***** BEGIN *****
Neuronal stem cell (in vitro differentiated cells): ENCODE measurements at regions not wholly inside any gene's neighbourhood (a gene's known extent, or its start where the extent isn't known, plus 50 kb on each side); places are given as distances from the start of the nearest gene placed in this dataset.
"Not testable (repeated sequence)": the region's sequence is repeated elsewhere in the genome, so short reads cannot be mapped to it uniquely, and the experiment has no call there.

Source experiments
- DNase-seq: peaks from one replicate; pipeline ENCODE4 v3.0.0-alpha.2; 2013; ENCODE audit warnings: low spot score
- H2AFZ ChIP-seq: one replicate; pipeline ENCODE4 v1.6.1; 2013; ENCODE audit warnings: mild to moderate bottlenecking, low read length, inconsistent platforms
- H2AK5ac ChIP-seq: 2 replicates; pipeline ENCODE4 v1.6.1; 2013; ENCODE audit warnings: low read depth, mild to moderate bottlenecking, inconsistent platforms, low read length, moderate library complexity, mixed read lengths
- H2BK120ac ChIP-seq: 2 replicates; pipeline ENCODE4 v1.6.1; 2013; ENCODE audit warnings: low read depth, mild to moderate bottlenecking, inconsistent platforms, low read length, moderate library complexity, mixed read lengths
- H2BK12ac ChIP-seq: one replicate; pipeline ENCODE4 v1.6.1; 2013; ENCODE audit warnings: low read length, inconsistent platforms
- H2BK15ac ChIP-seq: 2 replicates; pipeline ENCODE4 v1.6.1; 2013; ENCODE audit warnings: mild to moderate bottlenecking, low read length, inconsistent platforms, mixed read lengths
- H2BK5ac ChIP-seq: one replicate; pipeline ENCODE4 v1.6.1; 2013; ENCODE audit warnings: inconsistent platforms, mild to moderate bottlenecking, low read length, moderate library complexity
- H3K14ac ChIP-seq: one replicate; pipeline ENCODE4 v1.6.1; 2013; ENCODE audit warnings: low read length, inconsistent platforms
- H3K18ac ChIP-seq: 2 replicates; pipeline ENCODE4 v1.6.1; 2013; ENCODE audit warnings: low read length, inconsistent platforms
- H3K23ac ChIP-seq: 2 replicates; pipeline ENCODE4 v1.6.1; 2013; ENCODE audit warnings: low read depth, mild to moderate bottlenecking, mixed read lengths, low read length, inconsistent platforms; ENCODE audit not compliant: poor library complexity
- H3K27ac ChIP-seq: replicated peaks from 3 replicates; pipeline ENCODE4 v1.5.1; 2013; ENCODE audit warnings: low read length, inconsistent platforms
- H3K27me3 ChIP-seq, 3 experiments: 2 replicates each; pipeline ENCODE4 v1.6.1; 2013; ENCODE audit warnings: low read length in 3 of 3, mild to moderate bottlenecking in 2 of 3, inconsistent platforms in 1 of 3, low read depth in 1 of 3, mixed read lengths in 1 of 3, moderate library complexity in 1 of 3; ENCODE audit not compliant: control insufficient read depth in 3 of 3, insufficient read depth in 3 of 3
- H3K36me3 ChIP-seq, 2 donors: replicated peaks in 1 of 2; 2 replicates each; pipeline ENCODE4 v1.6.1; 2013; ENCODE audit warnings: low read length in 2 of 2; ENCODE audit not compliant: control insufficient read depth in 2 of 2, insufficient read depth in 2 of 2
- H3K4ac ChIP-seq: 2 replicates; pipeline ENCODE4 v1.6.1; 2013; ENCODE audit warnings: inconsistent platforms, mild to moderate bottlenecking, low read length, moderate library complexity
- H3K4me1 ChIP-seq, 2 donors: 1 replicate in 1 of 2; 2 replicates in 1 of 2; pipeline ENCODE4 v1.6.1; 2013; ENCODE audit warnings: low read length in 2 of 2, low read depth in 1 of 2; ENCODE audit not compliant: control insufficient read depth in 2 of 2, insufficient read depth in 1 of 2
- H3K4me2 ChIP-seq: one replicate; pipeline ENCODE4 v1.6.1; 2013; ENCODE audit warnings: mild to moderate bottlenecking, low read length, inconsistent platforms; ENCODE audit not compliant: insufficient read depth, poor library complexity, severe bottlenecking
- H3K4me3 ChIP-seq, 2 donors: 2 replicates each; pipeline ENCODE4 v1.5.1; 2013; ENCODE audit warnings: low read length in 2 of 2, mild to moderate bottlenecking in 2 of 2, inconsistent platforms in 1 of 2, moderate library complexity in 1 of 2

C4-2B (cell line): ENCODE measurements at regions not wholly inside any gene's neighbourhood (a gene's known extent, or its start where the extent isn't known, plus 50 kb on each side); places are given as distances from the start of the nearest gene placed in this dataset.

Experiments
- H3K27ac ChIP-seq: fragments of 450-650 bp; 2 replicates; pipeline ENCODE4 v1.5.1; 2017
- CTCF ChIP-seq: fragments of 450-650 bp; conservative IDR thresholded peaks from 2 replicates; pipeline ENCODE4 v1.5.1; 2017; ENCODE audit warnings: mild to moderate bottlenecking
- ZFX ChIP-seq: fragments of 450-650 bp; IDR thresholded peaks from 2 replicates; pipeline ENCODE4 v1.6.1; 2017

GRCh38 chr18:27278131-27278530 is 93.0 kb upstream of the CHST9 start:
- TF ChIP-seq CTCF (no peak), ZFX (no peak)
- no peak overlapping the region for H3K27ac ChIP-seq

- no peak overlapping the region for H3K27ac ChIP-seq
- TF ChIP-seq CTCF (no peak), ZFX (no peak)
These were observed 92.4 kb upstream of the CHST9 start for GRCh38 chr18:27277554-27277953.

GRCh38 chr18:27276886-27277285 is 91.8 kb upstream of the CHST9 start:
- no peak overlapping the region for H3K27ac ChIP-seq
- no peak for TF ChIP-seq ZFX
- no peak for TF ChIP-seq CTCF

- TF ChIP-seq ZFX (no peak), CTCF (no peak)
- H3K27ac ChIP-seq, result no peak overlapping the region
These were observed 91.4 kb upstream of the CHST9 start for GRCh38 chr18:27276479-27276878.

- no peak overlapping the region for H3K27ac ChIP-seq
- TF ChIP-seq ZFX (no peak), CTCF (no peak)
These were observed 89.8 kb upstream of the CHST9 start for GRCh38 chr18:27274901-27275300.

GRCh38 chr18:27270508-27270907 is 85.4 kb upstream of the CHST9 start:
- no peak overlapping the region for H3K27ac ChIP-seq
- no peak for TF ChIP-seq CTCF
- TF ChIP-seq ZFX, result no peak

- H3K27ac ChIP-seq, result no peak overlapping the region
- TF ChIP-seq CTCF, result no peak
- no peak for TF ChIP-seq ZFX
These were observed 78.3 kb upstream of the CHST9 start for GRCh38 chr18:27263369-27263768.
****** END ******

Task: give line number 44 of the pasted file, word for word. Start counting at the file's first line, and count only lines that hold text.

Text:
- no peak for TF ChIP-seq CTCF